“I’m the Second Coming of Stephen King,” he said to the shadowy hooded figure that sat across from him at the table.

He was met with silence.

He thought of leaving, but just then the Mentor began to speak.

“I’ve been watching you,” he said. “You’ve been looking for horror in the wrong places.”

Our would-be horror writer listened, fascinated.

“Horror is in the everyday, the ordinary.” The hooded figure said.

The writer leaned in closer, like the so many of the cliché characters that met in darkened bar rooms that he desperately tried to avoid writing about.

“Horror is the mole you discover in the mirror that has changed shape.” The Mentor continued.

“Horror is the fear of being found out and exposed for what you really are.”

“Horror is ridicule, scorn, and denial.”

“Horror is the muffled sound, the flit of the unreal across the edge of vision.”

“Horror is the fear of loss, of being an unwilling passenger of life.”

“Horror is the uncertainty that the voices in your ear may not be heard by others.”

“Horror is a sense of slipping, losing your ability to fend off those who circle your tiny fiefdom and want what you hoarde.”

“Horror is the sound crickets when we hope for applause or scorn.”

“Horror is a fear of the mundane, the everyday, the fecund.” The Mentor finally said.

Now, our would-be writer had to look up that last one, but by now he’d gotten the point. Why try to scare folks with imaginary beasties straight out of the public domain, when that had been beaten to death, anyway? Especially when he had lots of fodder, lurking right in the well-heeled psyche of mid-class America to work with?

He couldn’t wait to get back to his keyboard.

He now knew what must be done.

And our Second Coming of Stephen King wrote and wrote, and wrote, far into the night. He wrote tales not of monsters and goblins, but of terrifying loss, tales of the worst the fears of suburbanites come to pass; tales that struck just a little too close to home.

And the sales, how they soared. Readers found they just couldn’t pry themselves away from the terrifying exhilaration that his stories stirred within them. They couldn’t admit even to themselves that they loved his work like they loved to slow down as they passed a car crash, both excited and fearing to see a loved one’s mangled face staring back at them from the wreckage.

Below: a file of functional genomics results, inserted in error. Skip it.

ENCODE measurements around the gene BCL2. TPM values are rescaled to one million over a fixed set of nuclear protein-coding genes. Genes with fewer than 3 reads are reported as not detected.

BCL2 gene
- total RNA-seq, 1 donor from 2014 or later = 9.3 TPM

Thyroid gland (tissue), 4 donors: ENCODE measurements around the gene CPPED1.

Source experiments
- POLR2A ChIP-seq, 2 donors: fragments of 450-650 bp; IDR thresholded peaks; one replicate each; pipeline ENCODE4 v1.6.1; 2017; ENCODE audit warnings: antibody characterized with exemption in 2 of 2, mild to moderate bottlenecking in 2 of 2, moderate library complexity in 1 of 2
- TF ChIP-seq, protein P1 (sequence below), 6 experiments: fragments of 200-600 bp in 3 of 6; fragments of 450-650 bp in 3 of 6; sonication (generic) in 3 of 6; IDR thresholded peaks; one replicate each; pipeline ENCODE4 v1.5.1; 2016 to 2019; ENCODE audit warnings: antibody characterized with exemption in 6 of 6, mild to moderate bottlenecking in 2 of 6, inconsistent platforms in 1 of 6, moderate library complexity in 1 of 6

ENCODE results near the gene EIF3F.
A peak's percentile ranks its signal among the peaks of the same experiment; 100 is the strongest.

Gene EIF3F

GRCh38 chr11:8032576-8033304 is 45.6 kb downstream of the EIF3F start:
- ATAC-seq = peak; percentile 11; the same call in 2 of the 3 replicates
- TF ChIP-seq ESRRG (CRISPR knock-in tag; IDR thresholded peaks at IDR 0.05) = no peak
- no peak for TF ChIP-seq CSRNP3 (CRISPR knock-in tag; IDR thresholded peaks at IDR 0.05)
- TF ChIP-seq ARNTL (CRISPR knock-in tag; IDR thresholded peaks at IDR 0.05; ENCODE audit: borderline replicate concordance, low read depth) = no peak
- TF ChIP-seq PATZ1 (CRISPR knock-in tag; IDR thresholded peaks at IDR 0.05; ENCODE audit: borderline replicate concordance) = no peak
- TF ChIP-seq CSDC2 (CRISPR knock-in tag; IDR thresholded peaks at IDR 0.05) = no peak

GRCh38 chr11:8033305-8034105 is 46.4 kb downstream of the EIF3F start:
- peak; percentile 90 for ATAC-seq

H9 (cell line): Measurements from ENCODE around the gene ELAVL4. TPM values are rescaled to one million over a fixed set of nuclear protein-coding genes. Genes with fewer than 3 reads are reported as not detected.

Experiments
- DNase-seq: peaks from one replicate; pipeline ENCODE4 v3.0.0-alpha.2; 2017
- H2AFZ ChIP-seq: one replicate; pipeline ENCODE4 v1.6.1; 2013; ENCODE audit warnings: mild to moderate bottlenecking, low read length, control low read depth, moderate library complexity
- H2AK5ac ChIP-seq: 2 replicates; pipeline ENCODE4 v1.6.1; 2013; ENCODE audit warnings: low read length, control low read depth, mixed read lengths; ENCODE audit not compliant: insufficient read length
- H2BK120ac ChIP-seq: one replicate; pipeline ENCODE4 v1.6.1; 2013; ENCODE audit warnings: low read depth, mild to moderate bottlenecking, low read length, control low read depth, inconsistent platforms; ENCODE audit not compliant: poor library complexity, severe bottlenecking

And the book deals came in. And he did the ‘Con circuit. And the fans wrote, and they told him how much THEY wanted to write like him, and oh could he give them just a few tips on starting out, and where DO you get your ideas?

And all during this time, our novice horror writer kept meeting with the Mentor in the same wretched booth in the same wretched bar, plying him for one new idea after another. He’d sit in the both knocking back bourbon after bourbon while the Mentor just sat there, never touching his.

“I’ve got a big movie deal coming up,” the writer said while tossing back the last of his drink and slamming it to the table. A sharp, unexpected sweetness blossomed on the tip of his tongue.


“No need,” the Mentor said, “My work here is finished.”

An uneasy silence ensued.

“Couldn’t you be a little more archetype and less stereotype?” the impatient writer finally said. He thought he could just make out the glint of spectacles underneath the Mentor’s hood in the dim tavern light.

“You’re…” The wannabe writer gasped, as he finally got a good look at the Mentor’s face.

The writer’s head hit the table with a resounding thump.

The dark world of the tavern fell out of focus, as the writer realized for one brief final moment that he was indeed the Second Coming of Stephen King in more ways than one.


The End


Read The Second Coming of Stephen King and other original tales over on Dave Dickinson’s author page.


Speak Your Mind